Meet a Seminarian: Amber Bennett


Amber Bennett is a 27-year-old first-year student in the Master of Divinity program at St. Vladimir’s Orthodox Theological Seminary (SVOTS). Bennett has wanted to be a missionary ever since she was a child. She and her family converted to Orthodoxy from a nondenominational background when she was 18 years old. She continued to seek missions even as she completed a master’s degree in philosophy from The Catholic University of America. Desiring to go deeper into the liturgical life of the Orthodox Church, she concluded that attending SVOTS would better prepare her for life as a missionary. In this interview, Bennett discusses her long road to conversion and the excitement she feels attending an Orthodox institution.

Q: Tell us about yourself.

AB: My parents and I became nondenominational when I was six. I still remember the whole process of conversion. My father went back to school for Near Eastern archaeology and religious studies. He did his master’s degree in Syriac patristics, and it was through his studies that he discovered Orthodoxy. But though I’d agreed to convert with my family, I didn’t get the liturgy. My solution was to join the choir, which gave me something concrete to pay attention to.

Q: How did your interest in missions develop?

AB: I attended The Catholic University of America and completed a master’s degree in philosophy. But I had no idea what to do next, and I felt like I was becoming a scholar but not a person—so I quit my PhD program. I couldn’t just spend all my time researching. I needed something more people-focused. I applied to go to Kosovo with the Peace Corps, but it seemed as though they wanted candidates who were areligious, and I couldn’t be that. I ended up applying to OCMC [Orthodox Christian Mission Center] to be a long-term missionary in Scandinavia, working with young adult and campus ministry. In January 2019 I went to Florida to their headquarters for orientation and I met SVOTS seminarian Philip McClanahan and his wife, Kristiana. It was a connection that planted the idea in my mind that I could go to seminary while still preparing for missions.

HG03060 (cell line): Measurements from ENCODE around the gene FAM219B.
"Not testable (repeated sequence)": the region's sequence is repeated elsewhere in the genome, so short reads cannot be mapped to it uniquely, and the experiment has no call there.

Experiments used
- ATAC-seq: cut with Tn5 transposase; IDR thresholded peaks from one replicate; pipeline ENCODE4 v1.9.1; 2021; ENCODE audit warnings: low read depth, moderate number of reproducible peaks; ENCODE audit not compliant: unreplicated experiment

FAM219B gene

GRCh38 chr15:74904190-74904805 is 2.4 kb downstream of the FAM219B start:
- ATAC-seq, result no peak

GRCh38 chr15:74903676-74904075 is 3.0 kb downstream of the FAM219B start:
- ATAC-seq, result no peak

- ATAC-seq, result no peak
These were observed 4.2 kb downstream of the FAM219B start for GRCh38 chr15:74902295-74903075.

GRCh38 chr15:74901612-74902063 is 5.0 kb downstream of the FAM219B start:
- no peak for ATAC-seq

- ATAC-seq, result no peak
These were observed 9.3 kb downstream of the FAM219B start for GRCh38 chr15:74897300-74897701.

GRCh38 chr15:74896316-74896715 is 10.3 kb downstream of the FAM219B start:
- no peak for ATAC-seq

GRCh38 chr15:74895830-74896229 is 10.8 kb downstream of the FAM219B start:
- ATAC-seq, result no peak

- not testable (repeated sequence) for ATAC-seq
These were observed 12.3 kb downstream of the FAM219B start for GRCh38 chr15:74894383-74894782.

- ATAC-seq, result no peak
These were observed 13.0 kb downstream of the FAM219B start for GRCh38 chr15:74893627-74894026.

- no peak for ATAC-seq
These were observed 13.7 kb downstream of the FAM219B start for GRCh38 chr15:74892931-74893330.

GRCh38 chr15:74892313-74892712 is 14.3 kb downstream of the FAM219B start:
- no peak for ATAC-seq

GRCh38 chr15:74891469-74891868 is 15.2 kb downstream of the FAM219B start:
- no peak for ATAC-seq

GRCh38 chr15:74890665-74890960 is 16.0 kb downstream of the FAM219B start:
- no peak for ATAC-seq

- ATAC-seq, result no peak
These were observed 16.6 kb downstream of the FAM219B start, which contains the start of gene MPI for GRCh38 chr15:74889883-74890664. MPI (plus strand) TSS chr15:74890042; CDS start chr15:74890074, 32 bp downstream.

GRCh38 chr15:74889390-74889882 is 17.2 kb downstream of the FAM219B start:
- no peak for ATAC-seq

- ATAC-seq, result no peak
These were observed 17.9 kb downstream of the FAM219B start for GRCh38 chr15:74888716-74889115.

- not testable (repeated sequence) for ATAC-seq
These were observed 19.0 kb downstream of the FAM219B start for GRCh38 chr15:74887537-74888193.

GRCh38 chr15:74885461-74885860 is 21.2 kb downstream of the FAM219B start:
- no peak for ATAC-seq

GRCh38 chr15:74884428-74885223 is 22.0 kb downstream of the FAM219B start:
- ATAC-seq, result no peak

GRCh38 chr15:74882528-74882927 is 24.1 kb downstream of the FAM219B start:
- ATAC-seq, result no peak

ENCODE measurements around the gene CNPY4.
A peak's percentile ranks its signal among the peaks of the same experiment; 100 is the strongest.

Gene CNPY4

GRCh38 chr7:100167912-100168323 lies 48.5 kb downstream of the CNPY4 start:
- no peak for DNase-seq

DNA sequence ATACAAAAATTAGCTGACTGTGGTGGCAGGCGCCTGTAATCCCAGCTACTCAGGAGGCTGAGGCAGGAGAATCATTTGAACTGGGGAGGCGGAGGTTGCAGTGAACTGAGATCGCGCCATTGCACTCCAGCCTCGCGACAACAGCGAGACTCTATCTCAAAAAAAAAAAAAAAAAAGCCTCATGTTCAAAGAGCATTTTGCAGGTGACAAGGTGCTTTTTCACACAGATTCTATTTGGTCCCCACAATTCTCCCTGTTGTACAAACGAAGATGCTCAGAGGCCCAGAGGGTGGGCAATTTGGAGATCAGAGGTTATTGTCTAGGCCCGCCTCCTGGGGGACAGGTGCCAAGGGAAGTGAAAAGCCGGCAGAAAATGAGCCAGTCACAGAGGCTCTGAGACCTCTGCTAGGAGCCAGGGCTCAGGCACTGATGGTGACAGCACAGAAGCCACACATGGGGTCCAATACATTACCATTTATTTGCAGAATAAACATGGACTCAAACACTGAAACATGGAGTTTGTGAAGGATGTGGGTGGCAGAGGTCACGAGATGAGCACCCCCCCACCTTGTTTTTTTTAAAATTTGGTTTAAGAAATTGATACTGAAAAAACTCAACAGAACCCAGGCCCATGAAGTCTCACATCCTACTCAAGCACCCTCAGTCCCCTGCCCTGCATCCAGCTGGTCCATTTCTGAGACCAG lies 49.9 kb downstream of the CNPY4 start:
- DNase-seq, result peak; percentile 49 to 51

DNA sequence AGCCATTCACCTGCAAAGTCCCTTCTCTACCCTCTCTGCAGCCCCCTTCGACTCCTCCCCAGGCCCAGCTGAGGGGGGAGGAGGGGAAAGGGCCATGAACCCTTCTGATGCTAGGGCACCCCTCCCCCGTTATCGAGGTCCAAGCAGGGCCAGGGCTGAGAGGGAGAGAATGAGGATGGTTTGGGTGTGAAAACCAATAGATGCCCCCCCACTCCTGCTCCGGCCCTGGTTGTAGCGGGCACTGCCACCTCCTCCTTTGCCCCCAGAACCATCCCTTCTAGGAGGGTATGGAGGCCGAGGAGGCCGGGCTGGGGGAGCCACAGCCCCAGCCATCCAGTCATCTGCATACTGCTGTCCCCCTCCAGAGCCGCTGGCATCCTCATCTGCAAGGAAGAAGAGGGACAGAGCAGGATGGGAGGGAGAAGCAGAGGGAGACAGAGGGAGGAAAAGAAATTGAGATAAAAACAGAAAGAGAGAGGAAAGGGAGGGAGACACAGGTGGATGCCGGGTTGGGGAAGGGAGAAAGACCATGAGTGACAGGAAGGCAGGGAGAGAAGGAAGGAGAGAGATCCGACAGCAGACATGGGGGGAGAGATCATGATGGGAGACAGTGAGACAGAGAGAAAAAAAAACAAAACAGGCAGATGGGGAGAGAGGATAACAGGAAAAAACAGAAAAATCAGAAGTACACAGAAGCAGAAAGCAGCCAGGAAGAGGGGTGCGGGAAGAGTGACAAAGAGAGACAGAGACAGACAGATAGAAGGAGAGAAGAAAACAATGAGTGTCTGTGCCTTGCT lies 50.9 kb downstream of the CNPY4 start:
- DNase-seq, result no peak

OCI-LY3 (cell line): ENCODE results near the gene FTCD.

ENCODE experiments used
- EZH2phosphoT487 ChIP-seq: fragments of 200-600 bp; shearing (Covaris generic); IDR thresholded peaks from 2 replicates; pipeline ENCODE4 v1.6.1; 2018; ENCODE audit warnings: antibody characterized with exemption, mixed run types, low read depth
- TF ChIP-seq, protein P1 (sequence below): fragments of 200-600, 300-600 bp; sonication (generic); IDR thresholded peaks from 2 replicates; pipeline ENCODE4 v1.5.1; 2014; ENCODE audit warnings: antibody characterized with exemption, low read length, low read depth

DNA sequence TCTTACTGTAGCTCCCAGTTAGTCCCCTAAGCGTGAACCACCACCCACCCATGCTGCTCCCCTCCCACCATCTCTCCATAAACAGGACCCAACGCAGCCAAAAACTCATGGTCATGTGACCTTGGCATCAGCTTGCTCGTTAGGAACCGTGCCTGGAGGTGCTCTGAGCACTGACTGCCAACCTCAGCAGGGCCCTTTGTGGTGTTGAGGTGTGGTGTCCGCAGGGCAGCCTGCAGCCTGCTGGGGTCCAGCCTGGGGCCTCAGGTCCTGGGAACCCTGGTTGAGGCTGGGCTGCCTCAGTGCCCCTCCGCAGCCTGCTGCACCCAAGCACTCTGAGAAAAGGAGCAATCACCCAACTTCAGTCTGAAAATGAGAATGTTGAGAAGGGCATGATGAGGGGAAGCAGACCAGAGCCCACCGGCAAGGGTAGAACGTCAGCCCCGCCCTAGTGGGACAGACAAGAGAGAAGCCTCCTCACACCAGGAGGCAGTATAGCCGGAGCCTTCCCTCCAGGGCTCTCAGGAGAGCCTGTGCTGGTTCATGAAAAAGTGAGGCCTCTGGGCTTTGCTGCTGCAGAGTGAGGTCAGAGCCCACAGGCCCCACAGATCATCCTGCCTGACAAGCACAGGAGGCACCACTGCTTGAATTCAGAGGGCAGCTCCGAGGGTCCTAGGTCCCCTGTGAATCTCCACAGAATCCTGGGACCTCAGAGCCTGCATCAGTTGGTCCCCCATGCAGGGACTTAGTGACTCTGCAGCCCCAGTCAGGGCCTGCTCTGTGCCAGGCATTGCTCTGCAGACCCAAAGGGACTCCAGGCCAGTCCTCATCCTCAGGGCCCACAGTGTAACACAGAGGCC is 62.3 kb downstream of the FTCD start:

Last year, I visited Stockholm to meet with Metropolitan Cleopas (Metropolis of Scandinavia, Ecumenical Patriarchate) along with three other missionary candidates. We were waiting the rest of the summer and into the fall for him to be ready to move forward. It was during that time that I realized that my grounding in the liturgical life of the Orthodox Church was not deeply rooted enough. Also, I realized that the rigors of the field and going as a single missionary could compromise my relationship with God. So, I began looking at other things I could do if the Metropolitan said no. I stumbled across chaplaincy, which requires a Master of Divinity, and that is what made me think of attending SVOTS. I realized that attending here would give me the grounding, the formation that I needed before I could go into the field.

Q: What do you think of SVOTS?

AB: I love it so far. I am thrilled to be able to attend the services, even with the situation in response to COVID restrictions. Outside of the chapel, I think one of the most beautiful moments was in my church history course with Dr. Tudorie [SVOTS’ academic dean]. There was a moment in the lecture where he talked about the Synaxarion. I had this moment of delight. I realized this is my history, not just church history. This history was being taught as ours.

I also love Fr. Bogdan’s [Bucur; professor of patristics] approach. You can tell that he is very adept at reading the Old Testament both on its own terms and from a patristic perspective. Christ and the Apostles wouldn’t have just looked at Scripture from their perspective but from the perspective of the Jewish people.

I spent all six years at Catholic University being the Orthodox person in the room, being the Orthodox voice. SVOTS is the only place I have been where Orthodoxy is the norm as opposed to the exception, and that opportunity means a lot to me, especially coming from a convert background.

I am really hoping that I can concentrate in missiology because that is something I love. It is part of [SVOTS’] Vision 2020 to offer concentrations in the MDiv program, and Fr. Chad [Hatfield; SVOTS president] has a particular love for missions, so I am really hoping this is going to be available while I’m here. I am definitely going to take his missiology courses for my electives.

Q: How do you feel about being one of the few women in the MDiv program?

AB: My master’s degree was in a philosophy department, so I am used to being the only woman in a classroom. As far as being a trailblazer, I’d rather not be, because who am I? I don’t think blazing trails is the kind of thing you should seek. You don’t seek to be ordained. You don’t seek to be a bishop. You don’t seek to be a godparent. You are called to these things.